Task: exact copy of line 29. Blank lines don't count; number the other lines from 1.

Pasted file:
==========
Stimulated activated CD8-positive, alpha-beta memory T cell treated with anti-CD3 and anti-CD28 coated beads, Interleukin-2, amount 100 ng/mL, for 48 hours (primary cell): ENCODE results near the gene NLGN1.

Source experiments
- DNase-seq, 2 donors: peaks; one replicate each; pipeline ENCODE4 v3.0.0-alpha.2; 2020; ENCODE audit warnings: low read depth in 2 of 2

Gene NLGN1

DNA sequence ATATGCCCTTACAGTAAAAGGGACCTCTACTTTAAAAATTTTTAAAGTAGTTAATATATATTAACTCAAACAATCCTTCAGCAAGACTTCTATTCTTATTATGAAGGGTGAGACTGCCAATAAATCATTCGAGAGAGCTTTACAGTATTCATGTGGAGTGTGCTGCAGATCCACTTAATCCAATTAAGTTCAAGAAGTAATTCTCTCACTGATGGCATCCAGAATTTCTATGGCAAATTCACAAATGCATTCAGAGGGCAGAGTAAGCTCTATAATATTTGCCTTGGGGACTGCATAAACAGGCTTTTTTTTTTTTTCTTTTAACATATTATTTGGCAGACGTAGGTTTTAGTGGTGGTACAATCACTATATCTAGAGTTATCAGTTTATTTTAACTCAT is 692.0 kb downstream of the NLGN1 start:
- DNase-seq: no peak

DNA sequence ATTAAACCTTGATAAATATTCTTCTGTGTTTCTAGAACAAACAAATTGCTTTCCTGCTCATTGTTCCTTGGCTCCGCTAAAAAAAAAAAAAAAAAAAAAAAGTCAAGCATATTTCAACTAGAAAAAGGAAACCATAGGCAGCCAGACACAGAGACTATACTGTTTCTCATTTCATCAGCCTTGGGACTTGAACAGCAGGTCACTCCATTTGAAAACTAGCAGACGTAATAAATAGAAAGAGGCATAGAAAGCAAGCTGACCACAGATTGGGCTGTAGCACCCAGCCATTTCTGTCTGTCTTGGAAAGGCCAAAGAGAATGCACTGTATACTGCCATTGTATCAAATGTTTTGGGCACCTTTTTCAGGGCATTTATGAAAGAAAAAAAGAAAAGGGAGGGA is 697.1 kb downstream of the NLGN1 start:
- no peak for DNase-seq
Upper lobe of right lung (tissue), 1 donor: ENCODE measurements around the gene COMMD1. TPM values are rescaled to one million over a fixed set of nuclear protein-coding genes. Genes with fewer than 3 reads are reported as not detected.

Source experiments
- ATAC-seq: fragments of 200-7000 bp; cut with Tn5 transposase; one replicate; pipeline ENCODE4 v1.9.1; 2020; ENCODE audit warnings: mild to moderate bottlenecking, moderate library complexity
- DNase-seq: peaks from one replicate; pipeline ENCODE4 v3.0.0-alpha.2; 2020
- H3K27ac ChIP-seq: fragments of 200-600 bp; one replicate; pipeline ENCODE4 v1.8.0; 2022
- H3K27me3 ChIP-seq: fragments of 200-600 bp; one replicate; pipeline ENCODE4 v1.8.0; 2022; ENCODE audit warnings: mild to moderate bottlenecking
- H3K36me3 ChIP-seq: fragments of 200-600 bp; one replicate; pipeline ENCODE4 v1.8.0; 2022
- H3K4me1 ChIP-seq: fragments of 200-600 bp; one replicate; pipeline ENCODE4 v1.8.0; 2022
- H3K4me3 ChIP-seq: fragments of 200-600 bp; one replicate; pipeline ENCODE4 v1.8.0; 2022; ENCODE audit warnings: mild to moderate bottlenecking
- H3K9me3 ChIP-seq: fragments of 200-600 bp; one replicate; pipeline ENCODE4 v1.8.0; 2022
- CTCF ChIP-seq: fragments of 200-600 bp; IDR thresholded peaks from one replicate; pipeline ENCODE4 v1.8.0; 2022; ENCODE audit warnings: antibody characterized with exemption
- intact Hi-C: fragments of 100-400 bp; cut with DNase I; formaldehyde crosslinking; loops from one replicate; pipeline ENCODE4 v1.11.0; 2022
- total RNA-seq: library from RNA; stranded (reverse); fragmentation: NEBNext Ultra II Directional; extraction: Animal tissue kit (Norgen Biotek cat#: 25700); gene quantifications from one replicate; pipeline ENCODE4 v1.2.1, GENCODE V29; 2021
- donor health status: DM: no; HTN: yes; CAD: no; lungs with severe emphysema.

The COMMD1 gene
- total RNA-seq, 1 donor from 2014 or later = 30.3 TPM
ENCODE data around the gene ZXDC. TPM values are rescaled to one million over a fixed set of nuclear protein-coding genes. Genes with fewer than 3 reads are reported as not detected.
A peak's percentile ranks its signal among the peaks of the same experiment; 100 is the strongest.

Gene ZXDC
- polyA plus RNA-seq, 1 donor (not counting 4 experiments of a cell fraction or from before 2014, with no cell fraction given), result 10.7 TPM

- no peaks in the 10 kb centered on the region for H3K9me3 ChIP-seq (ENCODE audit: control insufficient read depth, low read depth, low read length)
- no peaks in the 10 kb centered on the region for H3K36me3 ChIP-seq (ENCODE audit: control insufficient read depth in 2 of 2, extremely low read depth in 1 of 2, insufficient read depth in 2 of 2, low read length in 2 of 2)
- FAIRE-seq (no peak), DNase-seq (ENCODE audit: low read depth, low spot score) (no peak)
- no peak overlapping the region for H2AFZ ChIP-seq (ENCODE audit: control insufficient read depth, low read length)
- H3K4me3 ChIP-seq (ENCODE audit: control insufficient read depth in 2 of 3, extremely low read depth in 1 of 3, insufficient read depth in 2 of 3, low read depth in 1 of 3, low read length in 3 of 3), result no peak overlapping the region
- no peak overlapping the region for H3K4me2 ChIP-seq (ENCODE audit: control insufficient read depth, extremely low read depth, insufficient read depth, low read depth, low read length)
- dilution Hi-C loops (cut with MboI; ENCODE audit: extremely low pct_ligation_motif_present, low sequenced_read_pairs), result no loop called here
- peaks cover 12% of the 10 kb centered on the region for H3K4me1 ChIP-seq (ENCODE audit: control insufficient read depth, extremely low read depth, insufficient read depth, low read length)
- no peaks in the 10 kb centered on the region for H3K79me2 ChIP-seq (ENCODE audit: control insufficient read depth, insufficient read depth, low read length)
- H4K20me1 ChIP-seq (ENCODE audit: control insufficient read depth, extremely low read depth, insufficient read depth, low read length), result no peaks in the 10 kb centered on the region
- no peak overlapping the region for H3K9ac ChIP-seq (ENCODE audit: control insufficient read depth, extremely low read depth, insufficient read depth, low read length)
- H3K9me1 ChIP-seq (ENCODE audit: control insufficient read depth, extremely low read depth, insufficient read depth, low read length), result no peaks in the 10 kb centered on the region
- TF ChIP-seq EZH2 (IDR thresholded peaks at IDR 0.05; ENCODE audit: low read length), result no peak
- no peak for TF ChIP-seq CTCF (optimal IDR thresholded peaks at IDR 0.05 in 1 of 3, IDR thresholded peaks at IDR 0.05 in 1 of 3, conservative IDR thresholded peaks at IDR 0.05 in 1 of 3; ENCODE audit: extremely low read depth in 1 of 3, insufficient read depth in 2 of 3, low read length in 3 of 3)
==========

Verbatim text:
- no peaks in the 10 kb centered on the region for H3K9me3 ChIP-seq (ENCODE audit: control insufficient read depth, low read depth, low read length)